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Five Steps to Getting Started with ASP.NET

 

Rob Howard
Microsoft Corporation

November 12, 2000

Welcome to the Nothin' but ASP.NET column! I'm going to use this space to explain, in depth, some of the great new features found in ASP.NET, as well as some of the other .NET Framework technologies.

In this first column we're going to walk through the five steps to getting started with ASP.NET. In later columns we will explore some of the cool features found in ASP.NET, such as: changes in deployment, state management, process model, controls, security, and so forth.

Step 1: Download and Install the .NET SDK

ASP.NET is provided as part of the .NET SDK, which is a collection of all the technologies necessary to create, build, and test .NET Framework-based applications. Download and install the .NET SDK. The download is about 111 MB; there is, however, an option to download the SDK as a series of smaller files.

Before you install ASP.NET, you need to install Internet Explorer 5.5, which you can download at http://www.microsoft.com/windows/ie/default.htm.

Note   Although the technology preview of the SDK supported only Windows 2000 Server versions with Internet Information Services (IIS) 5.0, the Beta 1 release supports Windows NT 4.0 and IIS 4.0.

Step 2: Install the .NET Framework Quickstart Samples

Once you've installed the SDK, you should also install the .NET Framework Quickstart Samples. Included within the .NET SDK, the Quickstart samples contain detailed examples of various ASP.NET features and other .NET technologies.

To install the Quickstart samples:

  1. Open the SDK Overview link (".NET Framework SDK Overview"), which is added to your desktop during the SDK installation.
  2. Once this HTML page is open, follow the "The .NET Framework Samples" link.
  3. Follow the installation steps to install the samples.
  4. After installation is complete you can access the samples at http://localhost/quickstart/default.htm.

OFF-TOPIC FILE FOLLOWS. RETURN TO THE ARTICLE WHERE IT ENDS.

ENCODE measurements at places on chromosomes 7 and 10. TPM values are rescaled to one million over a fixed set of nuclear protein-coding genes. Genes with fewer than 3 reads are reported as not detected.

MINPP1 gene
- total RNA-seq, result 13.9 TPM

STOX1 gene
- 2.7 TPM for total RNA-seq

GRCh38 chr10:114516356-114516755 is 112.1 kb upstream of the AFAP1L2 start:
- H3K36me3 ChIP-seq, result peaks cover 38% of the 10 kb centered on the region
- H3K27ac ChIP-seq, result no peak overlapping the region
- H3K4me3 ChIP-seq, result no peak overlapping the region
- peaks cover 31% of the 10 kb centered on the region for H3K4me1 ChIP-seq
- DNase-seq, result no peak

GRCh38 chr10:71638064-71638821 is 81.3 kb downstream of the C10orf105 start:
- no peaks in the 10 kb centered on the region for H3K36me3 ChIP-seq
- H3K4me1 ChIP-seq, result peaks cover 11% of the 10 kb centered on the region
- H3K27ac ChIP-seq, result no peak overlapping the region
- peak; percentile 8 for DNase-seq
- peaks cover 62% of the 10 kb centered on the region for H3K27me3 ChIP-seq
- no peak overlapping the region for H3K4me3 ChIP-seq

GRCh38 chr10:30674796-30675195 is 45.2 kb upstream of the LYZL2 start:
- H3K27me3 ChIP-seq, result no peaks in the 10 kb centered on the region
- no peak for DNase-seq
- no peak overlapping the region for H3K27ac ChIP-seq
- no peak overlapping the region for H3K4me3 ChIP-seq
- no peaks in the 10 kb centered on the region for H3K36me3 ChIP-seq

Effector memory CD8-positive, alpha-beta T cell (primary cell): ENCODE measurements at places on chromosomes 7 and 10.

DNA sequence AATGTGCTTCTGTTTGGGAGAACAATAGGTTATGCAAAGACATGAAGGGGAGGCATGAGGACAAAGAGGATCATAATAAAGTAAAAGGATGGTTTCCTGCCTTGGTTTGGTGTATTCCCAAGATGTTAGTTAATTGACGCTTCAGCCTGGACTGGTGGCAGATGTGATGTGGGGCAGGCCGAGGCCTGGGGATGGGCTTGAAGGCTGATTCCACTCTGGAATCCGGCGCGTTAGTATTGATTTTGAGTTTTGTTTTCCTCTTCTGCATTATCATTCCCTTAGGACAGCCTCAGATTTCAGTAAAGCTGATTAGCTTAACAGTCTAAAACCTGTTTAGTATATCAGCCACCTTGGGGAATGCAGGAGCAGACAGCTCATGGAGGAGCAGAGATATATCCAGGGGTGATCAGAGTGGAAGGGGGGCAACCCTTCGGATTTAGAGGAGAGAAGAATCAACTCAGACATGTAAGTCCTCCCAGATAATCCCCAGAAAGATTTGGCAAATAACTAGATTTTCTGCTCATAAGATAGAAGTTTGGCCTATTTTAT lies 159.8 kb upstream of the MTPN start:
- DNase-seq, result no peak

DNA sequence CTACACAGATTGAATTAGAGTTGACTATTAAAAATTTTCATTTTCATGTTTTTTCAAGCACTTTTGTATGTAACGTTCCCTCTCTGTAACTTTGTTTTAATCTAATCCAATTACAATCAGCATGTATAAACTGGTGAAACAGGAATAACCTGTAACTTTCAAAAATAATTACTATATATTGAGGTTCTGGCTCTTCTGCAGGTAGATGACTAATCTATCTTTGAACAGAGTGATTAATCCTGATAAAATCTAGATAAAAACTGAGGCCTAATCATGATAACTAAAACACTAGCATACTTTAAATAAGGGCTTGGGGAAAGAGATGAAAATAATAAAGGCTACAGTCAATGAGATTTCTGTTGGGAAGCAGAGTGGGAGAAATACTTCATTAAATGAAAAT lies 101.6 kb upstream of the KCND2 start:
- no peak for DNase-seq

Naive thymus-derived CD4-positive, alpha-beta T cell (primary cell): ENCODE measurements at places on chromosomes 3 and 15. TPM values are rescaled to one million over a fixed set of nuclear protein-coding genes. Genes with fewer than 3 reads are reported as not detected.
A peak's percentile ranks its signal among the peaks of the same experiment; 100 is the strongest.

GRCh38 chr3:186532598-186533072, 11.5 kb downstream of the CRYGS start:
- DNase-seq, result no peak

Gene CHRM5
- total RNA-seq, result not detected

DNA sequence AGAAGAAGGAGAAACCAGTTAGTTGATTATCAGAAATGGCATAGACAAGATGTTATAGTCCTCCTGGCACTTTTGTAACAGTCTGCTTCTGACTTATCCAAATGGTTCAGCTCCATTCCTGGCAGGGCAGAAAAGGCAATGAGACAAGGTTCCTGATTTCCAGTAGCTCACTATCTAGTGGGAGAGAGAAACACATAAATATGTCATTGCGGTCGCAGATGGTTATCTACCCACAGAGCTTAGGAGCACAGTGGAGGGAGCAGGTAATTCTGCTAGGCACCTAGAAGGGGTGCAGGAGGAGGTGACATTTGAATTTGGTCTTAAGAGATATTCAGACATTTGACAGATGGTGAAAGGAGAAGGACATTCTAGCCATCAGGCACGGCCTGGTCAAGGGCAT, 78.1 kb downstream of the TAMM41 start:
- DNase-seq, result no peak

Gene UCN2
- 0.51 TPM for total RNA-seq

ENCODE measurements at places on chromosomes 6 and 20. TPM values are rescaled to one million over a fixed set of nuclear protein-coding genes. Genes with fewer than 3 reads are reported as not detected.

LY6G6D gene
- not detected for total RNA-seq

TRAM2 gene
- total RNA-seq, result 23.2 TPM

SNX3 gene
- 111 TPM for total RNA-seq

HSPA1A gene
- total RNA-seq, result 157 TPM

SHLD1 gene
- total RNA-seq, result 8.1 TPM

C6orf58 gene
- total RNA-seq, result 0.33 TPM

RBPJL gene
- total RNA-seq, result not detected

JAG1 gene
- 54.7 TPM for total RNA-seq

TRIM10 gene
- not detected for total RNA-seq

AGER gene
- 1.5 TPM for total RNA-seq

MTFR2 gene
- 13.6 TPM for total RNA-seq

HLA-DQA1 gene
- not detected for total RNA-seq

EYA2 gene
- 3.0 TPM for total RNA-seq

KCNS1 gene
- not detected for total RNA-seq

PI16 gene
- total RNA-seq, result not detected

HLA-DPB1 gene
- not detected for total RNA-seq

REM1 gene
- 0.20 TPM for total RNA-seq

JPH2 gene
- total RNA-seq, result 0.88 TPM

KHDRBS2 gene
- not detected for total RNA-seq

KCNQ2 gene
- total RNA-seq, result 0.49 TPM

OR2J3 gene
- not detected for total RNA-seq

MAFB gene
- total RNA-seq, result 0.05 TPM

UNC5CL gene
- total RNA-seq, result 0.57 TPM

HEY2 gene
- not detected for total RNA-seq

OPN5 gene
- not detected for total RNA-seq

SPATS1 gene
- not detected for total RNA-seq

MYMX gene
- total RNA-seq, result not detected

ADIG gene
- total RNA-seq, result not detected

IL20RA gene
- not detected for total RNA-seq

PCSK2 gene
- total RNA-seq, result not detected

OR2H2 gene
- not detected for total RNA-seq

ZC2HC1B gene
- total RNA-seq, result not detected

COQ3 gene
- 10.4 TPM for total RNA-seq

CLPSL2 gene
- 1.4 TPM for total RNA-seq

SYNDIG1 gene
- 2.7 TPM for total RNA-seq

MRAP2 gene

5. Finally, once you navigate to the default document, you can select the ASP.NET link at the top of the page. This link contains a listing of the ASP.NET samples.

Step 3: Join the ASPNG Discussion List

Charles Carroll, one of a growing group of ASP.NET community leaders, is graciously hosting an e-mail-based discussion list for ASP.NET; in fact, it has been available since day 1 of the Professional Developers Conference (PDC), back in early July.

This discussion list is one of the best places to learn and contribute to the growing pool of developer knowledge surrounding ASP.NET. Charles monitors and filters all messages to ensure that posted topics are relevant to the list, so you'll never get any spam or off-topic discussions.

In addition to the community aspects of the list, the Microsoft .NET Framework team regularly participates in the discussions and posts sample code. Most recently, Scott Guthrie posted a dynamic image-generation ASP.NET sample.

To join the discussion list simply visit http://www.asplists.com/asplists/aspng.asp. On this page you will find a complete listing of ASP.NET related e-mail discussion lists on a variety of topics. The most active list, and the one that I suggest joining, is ASPNGBeta. Select ASPNGBeta from the list. You can even visit http://www.asplists.com/asplists/aspngbeta.asp directly and select the options for how you wish to receive the e-mail distribution.

Step 4: Frequently Asked Questions

Will my existing ASP application break if I install the SDK and use ASP.NET?

No, ASP.NET applications can run side-by-side with existing ASP applications.

The file extensions used by ASP (.asp, .asa) and those used by ASP.NET (.aspx, .asax, .ascx, .asmx, etc.) are completely separate and do not override each other. Furthermore, a separate ISAPI extension handles the processing of ASP.NET applications.

One caveat: Although ASP and ASP.NET applications can run side-by-side, even within the same directory, they share no application information. For example, settings made within global.asa will not apply to ASP.NET applications; settings made in global.asax will not apply to ASP applications. Similarly, Application and Session state information is not shared. Session data added for a user in an ASP.NET application is not available for that same user in an ASP application unless it is re-created.

Is Visual Studio or some other tool required to create ASP.NET pages?

No. Although Visual Studio .NET will provide an amazing design, coding, and debugging environment, it is not required to build ASP.NET applications. ASP.NET follows the same "just hit save" design principle of ASP: Any text-based editing application may be used to create ASP.NET applications. When an ASP.NET page is first accessed, it is compiled automatically, and future requests will access the compiled resource.

Does ASP.NET run on Windows 95, Windows 98 and Windows Me?

No. You can certainly use one of these platforms as your development machine, but your ASP.NET application must run on a Web server, either Windows 2000 or Windows NT 4.0, with IIS installed.